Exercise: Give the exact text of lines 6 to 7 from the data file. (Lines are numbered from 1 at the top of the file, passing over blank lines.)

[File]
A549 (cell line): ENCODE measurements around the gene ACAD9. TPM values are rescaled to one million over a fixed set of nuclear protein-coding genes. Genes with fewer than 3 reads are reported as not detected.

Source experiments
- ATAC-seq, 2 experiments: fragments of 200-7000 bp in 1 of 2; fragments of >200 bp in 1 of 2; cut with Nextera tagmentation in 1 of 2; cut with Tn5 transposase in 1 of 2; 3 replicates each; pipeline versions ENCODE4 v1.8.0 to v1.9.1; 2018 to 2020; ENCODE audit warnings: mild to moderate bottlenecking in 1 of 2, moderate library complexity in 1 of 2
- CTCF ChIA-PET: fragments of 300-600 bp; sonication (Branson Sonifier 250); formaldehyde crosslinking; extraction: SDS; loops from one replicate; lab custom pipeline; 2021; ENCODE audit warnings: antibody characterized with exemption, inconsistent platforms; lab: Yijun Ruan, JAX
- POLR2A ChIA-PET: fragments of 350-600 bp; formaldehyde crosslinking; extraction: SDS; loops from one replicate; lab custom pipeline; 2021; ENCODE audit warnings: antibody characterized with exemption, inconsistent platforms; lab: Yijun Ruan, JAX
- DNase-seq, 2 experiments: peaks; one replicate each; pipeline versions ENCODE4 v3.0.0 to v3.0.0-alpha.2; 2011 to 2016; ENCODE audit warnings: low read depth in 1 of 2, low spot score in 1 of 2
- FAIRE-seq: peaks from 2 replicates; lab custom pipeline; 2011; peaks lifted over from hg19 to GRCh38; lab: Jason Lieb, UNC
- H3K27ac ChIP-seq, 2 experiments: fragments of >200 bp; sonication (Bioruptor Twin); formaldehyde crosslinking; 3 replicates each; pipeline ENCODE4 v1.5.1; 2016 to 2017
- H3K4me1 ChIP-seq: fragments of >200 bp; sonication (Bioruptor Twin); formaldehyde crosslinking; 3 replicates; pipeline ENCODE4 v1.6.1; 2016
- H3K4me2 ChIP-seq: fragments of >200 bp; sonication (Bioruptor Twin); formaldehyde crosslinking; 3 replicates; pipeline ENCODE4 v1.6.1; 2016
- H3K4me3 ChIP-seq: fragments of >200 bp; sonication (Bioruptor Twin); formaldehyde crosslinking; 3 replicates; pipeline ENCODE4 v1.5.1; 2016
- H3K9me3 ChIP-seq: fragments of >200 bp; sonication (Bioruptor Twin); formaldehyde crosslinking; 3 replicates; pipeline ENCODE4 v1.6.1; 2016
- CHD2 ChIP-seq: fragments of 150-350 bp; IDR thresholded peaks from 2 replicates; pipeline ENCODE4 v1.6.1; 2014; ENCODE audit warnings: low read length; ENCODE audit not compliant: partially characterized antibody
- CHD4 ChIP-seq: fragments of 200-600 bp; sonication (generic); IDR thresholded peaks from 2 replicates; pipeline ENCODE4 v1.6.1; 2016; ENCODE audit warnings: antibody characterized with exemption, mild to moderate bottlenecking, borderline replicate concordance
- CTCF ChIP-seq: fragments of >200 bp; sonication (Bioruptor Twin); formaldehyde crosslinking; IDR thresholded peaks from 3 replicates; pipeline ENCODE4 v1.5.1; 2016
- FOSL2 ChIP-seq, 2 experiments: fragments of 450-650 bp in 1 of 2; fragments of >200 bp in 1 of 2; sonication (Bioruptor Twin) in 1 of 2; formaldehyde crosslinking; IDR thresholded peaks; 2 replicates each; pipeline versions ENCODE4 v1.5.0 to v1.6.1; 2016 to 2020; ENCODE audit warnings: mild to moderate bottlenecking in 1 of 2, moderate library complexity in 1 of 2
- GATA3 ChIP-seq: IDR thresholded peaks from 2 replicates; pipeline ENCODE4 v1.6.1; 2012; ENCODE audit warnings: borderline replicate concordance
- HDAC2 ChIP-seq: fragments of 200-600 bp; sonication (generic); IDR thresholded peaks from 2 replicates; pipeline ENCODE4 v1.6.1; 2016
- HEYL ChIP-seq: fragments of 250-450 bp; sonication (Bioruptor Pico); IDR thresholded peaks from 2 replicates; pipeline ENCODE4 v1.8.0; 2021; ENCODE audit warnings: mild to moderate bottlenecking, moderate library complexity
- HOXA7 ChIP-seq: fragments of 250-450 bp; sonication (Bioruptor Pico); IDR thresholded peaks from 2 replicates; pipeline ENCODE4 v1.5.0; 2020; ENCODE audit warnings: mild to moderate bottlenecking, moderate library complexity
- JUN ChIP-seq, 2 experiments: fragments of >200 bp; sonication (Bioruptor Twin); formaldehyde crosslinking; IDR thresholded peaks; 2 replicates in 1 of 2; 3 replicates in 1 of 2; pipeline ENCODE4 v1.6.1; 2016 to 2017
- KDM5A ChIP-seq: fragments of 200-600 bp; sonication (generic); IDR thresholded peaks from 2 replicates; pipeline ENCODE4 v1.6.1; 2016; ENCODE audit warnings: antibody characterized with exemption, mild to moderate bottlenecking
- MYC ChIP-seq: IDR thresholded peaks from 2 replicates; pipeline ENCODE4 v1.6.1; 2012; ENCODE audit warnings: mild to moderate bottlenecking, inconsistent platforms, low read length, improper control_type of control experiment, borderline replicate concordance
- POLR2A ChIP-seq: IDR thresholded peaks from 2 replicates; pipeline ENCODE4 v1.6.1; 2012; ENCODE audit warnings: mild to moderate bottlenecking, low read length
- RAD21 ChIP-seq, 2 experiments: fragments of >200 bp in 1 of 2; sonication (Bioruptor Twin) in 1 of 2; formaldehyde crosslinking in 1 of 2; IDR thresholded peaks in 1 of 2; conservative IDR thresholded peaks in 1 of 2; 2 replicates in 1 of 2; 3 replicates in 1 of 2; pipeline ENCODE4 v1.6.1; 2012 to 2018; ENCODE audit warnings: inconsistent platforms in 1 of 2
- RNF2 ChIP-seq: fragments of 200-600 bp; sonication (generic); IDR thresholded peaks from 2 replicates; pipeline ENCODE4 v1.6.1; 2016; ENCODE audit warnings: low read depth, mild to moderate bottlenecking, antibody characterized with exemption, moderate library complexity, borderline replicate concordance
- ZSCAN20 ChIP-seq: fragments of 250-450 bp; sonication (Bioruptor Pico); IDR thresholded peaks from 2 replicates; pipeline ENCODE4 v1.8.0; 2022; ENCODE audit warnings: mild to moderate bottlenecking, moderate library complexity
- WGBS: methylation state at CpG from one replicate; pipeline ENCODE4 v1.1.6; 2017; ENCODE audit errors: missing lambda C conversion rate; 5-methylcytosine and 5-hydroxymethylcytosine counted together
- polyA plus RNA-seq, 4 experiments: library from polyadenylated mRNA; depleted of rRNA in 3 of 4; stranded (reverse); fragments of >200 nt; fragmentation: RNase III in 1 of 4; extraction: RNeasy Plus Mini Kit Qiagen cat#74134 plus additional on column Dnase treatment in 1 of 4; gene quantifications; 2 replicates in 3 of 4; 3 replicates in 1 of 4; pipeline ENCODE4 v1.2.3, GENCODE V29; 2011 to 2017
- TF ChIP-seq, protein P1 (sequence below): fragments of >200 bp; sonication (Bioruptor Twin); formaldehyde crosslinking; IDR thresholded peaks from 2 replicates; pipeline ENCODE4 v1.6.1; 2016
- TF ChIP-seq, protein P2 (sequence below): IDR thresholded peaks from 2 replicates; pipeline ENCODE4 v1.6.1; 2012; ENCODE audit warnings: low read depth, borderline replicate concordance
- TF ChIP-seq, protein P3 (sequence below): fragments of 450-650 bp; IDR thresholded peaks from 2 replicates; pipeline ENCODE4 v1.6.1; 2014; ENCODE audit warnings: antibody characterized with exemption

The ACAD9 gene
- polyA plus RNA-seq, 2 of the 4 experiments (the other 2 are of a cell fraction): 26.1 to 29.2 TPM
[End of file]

- DNase-seq, 2 experiments: peaks; one replicate each; pipeline versions ENCODE4 v3.0.0 to v3.0.0-alpha.2; 2011 to 2016; ENCODE audit warnings: low read depth in 1 of 2, low spot score in 1 of 2
- FAIRE-seq: peaks from 2 replicates; lab custom pipeline; 2011; peaks lifted over from hg19 to GRCh38; lab: Jason Lieb, UNC